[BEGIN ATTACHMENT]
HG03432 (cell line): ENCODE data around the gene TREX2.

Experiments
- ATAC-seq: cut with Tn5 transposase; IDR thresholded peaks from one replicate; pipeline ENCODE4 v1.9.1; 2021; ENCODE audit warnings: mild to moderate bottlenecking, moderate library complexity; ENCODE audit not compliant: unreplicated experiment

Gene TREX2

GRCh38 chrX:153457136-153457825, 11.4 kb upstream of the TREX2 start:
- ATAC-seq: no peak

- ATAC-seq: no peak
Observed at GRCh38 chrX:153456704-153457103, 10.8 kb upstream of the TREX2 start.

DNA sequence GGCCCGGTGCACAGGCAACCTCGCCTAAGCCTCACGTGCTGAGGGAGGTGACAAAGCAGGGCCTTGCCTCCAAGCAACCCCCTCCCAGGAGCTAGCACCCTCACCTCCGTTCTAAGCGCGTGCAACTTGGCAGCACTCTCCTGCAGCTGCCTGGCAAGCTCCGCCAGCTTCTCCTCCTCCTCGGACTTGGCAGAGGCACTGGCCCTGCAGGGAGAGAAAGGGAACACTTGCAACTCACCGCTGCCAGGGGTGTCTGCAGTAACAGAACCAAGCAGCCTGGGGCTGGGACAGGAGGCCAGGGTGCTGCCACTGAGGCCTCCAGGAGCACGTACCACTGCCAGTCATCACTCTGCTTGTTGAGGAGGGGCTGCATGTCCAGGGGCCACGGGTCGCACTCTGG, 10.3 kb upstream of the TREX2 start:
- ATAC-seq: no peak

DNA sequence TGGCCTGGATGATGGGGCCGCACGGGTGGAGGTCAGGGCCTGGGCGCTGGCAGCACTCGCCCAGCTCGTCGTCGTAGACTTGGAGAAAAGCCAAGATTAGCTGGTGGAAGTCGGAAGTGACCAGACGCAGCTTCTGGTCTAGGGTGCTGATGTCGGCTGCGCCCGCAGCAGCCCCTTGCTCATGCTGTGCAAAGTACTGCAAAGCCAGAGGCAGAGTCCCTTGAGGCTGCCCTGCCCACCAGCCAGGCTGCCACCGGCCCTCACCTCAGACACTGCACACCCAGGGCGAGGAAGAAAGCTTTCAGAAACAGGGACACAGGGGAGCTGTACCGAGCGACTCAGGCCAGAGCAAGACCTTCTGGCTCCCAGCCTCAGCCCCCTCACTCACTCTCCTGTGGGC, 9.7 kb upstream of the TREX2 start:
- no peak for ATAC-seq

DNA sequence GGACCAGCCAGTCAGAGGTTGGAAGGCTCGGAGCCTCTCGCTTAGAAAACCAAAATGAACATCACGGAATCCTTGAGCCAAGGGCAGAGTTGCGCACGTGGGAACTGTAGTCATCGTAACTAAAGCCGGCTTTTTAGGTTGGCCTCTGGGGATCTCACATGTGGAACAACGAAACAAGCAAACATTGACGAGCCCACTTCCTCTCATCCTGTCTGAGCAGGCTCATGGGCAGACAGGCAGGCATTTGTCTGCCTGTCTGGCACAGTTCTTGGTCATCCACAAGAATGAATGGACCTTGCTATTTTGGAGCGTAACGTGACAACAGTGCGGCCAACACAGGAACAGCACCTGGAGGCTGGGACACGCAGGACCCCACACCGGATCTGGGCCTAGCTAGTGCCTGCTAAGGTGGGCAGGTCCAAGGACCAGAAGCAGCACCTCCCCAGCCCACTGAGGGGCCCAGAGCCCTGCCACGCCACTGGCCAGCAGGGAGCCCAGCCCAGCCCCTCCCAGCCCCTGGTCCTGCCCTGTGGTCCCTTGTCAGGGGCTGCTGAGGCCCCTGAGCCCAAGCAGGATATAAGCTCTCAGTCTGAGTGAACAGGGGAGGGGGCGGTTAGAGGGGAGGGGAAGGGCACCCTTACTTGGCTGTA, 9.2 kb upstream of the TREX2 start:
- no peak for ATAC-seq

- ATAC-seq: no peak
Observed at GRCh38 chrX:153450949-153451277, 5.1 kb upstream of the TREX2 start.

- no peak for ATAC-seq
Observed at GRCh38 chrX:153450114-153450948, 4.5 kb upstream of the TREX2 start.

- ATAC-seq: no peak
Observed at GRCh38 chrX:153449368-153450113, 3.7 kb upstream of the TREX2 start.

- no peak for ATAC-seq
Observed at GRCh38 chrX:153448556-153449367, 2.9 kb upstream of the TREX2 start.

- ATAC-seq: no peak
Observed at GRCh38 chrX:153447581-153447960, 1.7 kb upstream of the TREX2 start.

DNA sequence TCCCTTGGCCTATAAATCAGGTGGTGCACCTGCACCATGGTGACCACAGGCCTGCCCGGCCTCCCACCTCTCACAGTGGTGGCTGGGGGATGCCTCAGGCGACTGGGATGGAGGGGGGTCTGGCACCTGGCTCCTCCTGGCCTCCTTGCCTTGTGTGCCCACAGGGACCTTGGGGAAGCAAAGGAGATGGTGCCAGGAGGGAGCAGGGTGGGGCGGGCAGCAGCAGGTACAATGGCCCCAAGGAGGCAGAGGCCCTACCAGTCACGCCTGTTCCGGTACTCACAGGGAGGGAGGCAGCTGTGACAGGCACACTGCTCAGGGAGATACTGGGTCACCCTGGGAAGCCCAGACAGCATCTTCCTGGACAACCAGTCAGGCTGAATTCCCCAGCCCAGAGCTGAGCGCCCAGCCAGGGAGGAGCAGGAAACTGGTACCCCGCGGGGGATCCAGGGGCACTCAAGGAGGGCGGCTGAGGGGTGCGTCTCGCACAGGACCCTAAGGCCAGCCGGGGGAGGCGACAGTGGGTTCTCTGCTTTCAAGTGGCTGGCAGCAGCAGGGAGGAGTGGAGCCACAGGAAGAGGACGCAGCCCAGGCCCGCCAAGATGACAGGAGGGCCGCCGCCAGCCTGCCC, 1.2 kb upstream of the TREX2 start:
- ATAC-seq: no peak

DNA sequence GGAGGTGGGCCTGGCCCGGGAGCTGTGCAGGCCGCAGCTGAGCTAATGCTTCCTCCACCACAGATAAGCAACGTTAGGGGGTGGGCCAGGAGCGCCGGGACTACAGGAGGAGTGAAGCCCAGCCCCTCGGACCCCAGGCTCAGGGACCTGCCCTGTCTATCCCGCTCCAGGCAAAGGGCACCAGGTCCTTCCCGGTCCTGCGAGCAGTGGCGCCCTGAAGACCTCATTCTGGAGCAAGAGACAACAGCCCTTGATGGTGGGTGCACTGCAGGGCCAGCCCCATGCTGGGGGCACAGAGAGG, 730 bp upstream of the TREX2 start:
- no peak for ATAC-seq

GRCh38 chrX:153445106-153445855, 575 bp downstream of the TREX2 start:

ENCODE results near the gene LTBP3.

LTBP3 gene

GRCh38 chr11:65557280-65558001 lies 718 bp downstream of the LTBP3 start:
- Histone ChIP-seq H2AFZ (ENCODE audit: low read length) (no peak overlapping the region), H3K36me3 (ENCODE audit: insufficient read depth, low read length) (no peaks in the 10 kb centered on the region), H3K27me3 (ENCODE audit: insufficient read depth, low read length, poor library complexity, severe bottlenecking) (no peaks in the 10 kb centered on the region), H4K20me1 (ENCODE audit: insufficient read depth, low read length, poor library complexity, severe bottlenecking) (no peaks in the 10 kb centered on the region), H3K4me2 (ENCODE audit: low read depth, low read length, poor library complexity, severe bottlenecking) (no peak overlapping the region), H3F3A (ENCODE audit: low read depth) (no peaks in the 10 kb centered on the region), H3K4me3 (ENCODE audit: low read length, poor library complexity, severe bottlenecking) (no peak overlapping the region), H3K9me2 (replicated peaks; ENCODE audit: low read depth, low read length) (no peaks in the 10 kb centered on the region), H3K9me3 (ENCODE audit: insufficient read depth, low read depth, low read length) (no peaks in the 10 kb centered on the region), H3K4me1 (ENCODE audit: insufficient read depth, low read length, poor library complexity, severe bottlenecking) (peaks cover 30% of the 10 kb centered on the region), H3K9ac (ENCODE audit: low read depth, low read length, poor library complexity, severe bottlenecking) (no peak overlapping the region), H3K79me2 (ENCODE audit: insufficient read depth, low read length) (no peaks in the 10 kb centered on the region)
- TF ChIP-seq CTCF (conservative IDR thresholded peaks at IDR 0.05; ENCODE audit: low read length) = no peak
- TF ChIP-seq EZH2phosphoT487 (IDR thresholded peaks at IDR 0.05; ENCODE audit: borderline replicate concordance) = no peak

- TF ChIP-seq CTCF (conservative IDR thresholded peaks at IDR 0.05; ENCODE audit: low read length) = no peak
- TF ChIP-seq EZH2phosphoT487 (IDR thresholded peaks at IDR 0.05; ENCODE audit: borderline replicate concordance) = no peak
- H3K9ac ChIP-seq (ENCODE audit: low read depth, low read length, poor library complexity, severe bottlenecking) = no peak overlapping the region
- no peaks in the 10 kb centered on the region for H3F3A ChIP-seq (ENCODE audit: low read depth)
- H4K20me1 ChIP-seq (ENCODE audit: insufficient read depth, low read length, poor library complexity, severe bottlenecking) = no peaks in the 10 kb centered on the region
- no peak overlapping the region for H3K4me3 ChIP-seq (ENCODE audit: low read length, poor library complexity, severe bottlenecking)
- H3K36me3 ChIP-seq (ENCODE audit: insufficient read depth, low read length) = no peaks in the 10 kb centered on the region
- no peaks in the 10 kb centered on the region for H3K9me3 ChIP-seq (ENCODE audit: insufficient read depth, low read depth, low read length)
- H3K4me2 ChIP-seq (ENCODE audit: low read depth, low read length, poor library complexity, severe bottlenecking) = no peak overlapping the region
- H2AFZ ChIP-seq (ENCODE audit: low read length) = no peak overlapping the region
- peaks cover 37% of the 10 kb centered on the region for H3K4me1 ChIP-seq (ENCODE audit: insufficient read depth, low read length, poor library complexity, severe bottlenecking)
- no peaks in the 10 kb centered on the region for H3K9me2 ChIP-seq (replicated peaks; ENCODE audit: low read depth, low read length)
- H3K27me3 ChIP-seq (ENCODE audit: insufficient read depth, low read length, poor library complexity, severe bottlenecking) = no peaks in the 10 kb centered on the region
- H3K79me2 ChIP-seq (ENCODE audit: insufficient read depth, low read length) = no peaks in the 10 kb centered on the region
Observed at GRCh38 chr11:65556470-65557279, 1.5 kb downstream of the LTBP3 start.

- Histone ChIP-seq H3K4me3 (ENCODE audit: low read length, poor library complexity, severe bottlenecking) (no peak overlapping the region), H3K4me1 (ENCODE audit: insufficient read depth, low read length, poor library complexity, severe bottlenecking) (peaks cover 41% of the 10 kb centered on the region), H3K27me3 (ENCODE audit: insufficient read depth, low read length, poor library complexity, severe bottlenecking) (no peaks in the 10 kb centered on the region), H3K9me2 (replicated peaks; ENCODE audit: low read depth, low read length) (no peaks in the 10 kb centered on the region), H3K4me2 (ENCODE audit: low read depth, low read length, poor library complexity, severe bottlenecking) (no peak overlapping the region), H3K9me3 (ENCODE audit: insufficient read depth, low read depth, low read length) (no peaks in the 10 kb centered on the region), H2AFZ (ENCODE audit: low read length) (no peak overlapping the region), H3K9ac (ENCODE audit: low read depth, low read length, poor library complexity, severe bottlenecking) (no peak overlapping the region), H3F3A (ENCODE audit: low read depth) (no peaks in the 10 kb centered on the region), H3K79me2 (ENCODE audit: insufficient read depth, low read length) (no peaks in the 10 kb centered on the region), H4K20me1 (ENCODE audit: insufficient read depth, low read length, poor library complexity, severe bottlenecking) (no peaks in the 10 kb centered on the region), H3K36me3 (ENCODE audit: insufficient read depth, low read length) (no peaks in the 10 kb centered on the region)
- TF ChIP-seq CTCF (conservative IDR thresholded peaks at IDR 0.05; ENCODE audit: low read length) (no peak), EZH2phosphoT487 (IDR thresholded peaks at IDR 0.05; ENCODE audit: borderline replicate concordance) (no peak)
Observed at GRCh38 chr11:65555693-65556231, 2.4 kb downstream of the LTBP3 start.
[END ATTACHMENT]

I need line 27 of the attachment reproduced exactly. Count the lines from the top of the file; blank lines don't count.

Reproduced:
DNA sequence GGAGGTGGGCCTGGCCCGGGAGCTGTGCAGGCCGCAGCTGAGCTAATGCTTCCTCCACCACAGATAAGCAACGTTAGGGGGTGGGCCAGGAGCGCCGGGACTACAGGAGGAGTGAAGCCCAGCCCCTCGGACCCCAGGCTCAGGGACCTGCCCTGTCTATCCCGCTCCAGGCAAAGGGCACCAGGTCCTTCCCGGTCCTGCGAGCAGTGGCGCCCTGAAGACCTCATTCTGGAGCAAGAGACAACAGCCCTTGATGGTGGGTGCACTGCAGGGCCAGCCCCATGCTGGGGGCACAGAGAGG, 730 bp upstream of the TREX2 start: